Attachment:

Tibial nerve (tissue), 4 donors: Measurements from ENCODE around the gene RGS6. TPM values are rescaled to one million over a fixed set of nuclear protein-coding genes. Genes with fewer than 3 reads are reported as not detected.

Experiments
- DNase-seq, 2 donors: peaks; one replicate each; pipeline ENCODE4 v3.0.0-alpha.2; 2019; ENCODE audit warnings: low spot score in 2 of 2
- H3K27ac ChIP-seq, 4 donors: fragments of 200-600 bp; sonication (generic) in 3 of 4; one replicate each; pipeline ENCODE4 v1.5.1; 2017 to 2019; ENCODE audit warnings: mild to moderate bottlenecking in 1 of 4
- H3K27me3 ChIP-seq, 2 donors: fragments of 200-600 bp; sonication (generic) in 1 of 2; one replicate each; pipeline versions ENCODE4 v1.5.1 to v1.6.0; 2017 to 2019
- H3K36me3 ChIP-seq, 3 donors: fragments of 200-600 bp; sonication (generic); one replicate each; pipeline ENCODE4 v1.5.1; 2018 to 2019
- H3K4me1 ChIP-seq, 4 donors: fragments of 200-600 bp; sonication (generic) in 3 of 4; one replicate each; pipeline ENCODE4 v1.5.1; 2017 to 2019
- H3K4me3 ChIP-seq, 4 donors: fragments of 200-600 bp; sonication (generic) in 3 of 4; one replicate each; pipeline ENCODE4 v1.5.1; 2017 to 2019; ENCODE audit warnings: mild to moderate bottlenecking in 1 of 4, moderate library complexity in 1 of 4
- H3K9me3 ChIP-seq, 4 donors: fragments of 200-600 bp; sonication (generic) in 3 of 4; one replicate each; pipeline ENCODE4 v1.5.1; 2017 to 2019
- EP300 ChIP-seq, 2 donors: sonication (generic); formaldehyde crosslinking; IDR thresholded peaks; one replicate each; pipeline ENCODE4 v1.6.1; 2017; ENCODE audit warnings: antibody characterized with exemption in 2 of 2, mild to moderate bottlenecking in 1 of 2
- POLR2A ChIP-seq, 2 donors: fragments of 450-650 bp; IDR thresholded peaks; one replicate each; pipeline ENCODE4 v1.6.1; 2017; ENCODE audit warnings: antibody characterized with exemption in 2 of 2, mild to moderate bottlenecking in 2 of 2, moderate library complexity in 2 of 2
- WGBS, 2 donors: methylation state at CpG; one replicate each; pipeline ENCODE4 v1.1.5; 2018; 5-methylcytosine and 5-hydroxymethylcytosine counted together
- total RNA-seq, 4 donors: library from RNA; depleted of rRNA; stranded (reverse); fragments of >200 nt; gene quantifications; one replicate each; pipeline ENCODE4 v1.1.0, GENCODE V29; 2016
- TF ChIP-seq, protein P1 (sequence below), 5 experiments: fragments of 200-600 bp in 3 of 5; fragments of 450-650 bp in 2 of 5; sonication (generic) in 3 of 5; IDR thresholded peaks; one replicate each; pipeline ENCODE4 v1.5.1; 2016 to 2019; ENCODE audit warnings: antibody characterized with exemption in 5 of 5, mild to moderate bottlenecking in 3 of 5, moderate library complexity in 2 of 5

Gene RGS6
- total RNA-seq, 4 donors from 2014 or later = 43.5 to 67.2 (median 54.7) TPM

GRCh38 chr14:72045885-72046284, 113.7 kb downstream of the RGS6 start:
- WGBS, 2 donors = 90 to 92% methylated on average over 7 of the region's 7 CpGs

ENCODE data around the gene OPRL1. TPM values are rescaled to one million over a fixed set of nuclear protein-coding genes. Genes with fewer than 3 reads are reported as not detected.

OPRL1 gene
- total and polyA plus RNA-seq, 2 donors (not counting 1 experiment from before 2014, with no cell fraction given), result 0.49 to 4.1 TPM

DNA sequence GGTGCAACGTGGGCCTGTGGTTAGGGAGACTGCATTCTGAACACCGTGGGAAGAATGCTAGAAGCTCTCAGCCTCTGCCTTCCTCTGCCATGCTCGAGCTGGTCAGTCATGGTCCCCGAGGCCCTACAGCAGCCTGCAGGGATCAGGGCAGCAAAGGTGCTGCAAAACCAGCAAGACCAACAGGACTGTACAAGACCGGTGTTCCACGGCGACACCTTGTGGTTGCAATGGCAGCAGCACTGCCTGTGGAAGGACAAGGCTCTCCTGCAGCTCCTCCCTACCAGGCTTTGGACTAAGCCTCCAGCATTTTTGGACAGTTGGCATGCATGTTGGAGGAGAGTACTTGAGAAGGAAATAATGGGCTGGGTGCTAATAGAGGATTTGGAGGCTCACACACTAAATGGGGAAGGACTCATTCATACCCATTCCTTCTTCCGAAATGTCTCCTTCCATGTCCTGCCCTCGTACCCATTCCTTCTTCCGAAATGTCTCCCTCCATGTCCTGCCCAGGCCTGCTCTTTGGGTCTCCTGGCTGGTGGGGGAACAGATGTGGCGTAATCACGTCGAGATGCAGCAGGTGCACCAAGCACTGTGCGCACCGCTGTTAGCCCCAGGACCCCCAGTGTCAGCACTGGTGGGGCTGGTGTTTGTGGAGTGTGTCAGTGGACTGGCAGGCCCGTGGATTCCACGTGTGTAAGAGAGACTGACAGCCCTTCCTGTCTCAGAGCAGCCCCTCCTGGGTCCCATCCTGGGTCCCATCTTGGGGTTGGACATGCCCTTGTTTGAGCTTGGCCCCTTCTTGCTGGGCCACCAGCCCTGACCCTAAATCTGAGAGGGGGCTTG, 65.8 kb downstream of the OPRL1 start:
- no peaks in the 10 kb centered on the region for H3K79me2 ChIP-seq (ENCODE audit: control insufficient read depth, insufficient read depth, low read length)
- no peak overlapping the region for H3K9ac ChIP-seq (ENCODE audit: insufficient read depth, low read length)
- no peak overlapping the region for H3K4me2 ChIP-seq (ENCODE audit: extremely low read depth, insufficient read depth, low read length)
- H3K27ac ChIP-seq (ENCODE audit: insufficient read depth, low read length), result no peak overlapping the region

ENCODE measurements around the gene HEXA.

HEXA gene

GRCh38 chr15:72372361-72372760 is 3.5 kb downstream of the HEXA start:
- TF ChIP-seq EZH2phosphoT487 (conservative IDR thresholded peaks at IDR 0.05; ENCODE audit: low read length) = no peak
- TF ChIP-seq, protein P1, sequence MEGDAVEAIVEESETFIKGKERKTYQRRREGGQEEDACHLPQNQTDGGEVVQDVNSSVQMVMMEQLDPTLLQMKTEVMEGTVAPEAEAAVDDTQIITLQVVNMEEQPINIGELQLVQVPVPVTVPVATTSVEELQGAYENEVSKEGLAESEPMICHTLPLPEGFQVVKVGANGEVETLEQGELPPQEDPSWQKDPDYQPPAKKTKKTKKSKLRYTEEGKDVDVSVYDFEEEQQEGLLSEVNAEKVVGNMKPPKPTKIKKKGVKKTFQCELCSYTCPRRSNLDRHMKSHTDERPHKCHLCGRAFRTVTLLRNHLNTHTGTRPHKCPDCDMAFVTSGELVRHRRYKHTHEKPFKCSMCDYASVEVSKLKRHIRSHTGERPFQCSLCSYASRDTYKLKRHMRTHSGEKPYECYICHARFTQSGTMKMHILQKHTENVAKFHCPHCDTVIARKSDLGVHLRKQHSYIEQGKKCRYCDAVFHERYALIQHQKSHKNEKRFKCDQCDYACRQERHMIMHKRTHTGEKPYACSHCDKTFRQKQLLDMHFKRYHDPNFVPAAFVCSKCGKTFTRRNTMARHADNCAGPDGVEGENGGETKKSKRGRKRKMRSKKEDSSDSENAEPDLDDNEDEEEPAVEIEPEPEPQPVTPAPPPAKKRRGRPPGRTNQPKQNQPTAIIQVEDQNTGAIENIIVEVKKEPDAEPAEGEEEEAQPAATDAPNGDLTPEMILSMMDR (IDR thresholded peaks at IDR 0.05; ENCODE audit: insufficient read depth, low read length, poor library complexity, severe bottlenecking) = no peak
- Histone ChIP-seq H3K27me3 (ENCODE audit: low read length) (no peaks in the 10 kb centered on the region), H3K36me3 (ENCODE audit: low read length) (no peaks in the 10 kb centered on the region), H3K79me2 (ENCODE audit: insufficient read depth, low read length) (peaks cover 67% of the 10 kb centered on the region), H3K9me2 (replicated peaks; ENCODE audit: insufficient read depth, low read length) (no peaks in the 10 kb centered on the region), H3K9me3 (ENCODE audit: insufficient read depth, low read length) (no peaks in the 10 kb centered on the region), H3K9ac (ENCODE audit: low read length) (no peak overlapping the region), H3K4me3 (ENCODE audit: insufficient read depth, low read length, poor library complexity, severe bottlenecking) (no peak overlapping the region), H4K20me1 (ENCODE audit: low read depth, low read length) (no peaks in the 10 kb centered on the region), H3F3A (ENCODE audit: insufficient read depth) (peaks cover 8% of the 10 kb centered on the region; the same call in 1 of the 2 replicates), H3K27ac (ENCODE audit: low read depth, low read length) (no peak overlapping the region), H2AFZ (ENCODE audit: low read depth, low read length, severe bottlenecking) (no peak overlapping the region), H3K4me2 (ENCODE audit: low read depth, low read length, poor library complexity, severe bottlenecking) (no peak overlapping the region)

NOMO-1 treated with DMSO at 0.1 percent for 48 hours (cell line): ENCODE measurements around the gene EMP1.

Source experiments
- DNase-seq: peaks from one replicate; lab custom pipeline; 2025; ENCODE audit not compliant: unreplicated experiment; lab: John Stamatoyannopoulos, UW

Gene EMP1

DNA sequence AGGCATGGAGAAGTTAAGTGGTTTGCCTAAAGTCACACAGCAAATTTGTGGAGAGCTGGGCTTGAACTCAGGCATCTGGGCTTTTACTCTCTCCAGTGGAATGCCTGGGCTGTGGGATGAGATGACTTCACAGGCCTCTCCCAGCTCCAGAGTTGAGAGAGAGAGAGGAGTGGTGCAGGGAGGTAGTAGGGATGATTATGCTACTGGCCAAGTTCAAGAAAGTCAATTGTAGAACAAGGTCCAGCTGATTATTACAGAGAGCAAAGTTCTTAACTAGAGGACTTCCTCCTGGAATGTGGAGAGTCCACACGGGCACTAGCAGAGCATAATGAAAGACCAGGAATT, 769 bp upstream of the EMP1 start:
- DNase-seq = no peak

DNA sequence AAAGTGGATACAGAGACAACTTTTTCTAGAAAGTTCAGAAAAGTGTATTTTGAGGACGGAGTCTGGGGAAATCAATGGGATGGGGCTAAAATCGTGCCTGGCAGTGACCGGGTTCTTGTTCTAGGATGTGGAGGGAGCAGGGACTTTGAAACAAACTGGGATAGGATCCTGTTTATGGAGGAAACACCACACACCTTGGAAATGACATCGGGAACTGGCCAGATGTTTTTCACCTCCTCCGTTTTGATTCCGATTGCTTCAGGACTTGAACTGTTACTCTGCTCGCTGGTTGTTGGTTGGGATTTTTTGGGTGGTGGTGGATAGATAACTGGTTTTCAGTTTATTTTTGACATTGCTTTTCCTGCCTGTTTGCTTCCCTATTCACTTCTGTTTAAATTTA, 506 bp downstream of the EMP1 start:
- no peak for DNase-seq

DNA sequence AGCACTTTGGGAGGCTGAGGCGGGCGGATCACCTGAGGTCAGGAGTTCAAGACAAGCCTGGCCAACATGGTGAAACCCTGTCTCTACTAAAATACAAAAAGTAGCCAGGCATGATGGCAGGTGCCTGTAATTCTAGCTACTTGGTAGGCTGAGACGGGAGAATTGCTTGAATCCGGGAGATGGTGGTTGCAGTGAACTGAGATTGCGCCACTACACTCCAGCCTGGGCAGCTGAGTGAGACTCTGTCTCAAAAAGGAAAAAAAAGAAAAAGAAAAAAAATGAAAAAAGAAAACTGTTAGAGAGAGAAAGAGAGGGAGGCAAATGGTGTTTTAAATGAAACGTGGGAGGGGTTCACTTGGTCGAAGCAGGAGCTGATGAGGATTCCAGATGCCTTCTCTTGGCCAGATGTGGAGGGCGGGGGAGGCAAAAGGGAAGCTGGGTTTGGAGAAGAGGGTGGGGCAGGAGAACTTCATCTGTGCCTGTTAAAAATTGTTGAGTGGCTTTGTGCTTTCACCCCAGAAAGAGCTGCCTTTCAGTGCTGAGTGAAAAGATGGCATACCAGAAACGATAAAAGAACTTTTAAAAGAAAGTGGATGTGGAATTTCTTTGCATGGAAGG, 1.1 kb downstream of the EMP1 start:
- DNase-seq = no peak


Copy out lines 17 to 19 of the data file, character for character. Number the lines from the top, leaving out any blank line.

GRCh38 chr14:72045885-72046284, 113.7 kb downstream of the RGS6 start:
- WGBS, 2 donors = 90 to 92% methylated on average over 7 of the region's 7 CpGs

ENCODE data around the gene OPRL1. TPM values are rescaled to one million over a fixed set of nuclear protein-coding genes. Genes with fewer than 3 reads are reported as not detected.